With the conclusion of the 2016-2017 college football season after an amazing BCS National Championship Game (congratulations to the Clemson Tigers), I thought it would be a good time to collect my thoughts on Justin Fuente’s first season as head coach of the Virginia Tech Hokies.
When I heard that Frank Beamer was retiring a little over a year ago, I definitely had conflicting emotions. As a member of Virginia Tech’s 2003 graduating class, I have been a Hokie for nearly 20 years (God, that makes me feel old). Frank Beamer was the only head coach that I had ever known for Virginia Tech. He had delivered unbelievable levels of football success to a college in a tiny little town in southwest Virginia that had no reason to ever expect to become a football powerhouse. It was undeniable that Beamer had lost his touch a bit in recent years, as the Hokies had gone from contending for ACC championships to barely qualifying for bowl games. It was hard to imagine Virginia Tech being able to find anybody to replace Frank Beamer who could return the Hokies to the levels seen during their heyday. While it may be a bit premature to say Justin Fuente will return the Hokies to the glory days of contending for a national championship, he’s off to a damned good start.
A brief rundown of some Virginia Tech football accomplishments under Justin Fuente this year:
- ACC Coach of the Year (an honor Frank Beamer had last won in 2005)
- ACC Coastal champions for first time since 2011
- Extending the longest active bowl streak recognized by the NCAA to 24 games
- A 10 win season for the first time since the 2011-2012 season
Not to mention hanging with eventual national champion Clemson blow-for-blow and having an amazing 35-24 victory in the Belk Bowl thanks to a comeback after a 24-0 halftime deficit. Perhaps most impressive, though, is what Fuente has been able to do with an offense that had been pretty anemic in recent seasons. Just look at a comparison of Tech’s offensive production in the past 4 seasons in terms of yards per game:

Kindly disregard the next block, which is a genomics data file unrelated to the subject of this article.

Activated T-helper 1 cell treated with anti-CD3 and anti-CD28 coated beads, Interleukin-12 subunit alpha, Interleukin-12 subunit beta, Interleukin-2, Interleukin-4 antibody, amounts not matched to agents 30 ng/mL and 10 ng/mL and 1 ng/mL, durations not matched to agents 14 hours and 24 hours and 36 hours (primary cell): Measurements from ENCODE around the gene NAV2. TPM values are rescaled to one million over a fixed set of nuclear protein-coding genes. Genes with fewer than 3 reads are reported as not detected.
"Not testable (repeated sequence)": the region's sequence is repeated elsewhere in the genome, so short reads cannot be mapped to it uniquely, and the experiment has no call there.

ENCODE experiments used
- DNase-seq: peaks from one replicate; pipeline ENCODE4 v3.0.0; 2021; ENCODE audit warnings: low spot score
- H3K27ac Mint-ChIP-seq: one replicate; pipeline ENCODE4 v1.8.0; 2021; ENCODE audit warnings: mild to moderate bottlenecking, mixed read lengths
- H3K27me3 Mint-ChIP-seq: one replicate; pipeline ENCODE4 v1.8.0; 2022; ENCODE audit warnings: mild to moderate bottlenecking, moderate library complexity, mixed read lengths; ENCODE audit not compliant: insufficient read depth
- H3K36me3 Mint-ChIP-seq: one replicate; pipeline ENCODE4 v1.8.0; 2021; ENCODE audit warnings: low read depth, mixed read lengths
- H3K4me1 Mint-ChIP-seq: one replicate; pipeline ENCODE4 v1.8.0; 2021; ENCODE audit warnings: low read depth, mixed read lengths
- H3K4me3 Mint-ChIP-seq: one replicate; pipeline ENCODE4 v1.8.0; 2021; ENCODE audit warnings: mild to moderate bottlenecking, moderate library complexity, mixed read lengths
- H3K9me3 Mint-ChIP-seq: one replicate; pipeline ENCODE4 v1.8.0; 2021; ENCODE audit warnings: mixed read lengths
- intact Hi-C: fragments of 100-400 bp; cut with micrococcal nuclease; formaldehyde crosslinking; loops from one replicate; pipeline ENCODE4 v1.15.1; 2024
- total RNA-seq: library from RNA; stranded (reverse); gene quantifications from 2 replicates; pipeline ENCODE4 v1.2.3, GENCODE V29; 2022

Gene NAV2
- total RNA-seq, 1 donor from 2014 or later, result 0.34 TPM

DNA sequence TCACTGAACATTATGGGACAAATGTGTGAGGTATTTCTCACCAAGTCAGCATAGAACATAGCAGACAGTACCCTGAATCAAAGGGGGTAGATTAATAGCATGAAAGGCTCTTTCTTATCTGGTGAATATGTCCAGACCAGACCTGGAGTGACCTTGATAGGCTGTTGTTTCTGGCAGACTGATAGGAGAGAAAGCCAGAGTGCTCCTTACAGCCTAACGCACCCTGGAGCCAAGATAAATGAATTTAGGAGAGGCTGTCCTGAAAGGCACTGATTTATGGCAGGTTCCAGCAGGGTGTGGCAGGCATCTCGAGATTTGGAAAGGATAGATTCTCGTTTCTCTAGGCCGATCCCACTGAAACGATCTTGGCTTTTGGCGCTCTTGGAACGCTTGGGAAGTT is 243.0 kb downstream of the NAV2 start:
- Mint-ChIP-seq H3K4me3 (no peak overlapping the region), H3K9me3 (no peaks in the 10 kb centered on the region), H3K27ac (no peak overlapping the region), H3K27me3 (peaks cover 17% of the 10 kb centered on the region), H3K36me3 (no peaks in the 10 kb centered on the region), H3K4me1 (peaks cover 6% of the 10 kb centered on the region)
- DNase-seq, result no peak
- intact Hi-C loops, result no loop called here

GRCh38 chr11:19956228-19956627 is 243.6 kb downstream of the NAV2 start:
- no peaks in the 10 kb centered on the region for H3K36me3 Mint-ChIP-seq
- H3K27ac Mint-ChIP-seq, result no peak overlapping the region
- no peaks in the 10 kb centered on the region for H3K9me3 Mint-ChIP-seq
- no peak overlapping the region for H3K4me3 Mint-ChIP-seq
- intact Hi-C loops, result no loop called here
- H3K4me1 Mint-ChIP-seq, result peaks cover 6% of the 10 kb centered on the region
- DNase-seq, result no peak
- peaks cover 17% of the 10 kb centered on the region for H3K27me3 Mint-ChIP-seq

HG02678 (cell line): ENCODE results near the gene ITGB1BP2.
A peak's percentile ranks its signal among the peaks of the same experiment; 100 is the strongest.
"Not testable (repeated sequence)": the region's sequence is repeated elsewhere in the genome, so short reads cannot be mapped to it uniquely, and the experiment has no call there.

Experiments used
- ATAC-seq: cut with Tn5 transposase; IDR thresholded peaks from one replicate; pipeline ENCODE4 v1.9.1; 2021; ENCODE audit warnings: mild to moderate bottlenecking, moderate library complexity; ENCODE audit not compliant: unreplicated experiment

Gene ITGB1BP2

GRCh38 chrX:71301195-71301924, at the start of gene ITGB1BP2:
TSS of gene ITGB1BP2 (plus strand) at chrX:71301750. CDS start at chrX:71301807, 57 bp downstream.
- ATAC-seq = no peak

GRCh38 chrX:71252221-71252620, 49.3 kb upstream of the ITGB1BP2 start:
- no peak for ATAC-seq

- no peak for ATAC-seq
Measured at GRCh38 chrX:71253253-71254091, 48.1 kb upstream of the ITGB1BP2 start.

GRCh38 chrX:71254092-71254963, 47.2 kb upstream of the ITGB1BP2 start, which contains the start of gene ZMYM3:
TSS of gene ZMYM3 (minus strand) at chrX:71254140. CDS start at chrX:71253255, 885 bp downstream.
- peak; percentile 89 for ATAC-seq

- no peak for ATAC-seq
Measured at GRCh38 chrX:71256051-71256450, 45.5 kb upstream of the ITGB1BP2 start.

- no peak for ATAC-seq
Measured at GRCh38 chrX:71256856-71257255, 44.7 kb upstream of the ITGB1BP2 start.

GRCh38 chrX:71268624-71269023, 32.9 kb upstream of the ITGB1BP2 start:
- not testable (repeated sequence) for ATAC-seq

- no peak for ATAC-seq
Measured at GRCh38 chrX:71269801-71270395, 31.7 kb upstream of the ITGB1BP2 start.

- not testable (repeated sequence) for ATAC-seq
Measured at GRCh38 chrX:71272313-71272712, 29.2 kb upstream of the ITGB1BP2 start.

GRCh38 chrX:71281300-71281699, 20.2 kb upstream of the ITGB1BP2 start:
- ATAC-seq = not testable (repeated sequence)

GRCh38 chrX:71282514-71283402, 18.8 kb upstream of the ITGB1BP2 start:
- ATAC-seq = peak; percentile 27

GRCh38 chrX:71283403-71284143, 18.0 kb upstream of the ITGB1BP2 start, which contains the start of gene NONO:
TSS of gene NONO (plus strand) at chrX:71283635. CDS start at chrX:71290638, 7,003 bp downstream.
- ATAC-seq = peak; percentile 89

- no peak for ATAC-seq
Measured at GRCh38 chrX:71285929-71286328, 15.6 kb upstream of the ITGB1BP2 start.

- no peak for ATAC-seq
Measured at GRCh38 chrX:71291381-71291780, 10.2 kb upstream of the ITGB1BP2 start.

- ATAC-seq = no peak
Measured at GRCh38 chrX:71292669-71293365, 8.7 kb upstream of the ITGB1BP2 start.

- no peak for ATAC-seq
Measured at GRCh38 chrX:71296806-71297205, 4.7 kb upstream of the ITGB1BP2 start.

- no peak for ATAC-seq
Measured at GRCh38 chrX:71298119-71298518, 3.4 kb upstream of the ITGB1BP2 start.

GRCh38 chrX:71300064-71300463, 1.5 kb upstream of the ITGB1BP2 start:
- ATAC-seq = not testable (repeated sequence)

|349.2 ypg||354.8 ypg||368.7 ypg||444.8 ypg|
And points per game (numbers from Team Rankings):
|20.7 ppg||23.2 ppg||30.1 ppg||34.9 ppg|
That’s an impressive amount of improvement in a single season, especially for a a new head coach largely dealing with the former coach’s players. Of course, Fuente’s offensive wizardry will be put even more to the test next year in dealing with replacing his record setting QB (Jerod Evans) and and two pass catchers who led the team in TD receptions (Isaiah Ford and Bucky Hodges).
There were, of course, some frustrating moments as well. At the much-hyped Battle at Bristol, the Hokies jumped out to a 14-0 lead over Tennessee before fumbling the game away for an early season disappointment. There were also two baffling duds where the Hokies lost to mediocre Syracuse and Georgia Tech teams (the latter at home and with the ability to wrap up the division on the line). Turnovers, particularly fumbles, were a recurring theme in those losses, with Tech losing an incredible 5 fumbles in the loss to Tennessee alone. The Hokies averaged 1.3 fumbles per game in the 2015-2016 season (63rd overall). This past season they averaged 2.1 fumbles a game (119th overall). If the Hokies are to contend at the highest level, that is a trend that has to be reversed.
Still, these disappointments need to be put in perspective. In Fuente’s first year as head coach, the Hokies were ACC Coastal champions and prevented from being ACC champions only by the eventual national champions. They had a 10 win season for the first time in five years, won their bowl game and had a markedly improved offense. Even Beamerball seems like it’s still alive, with Tech ranking favorably in blocked kicks.
The future is looking bright for Hokie football. I can’t wait to see what’s next.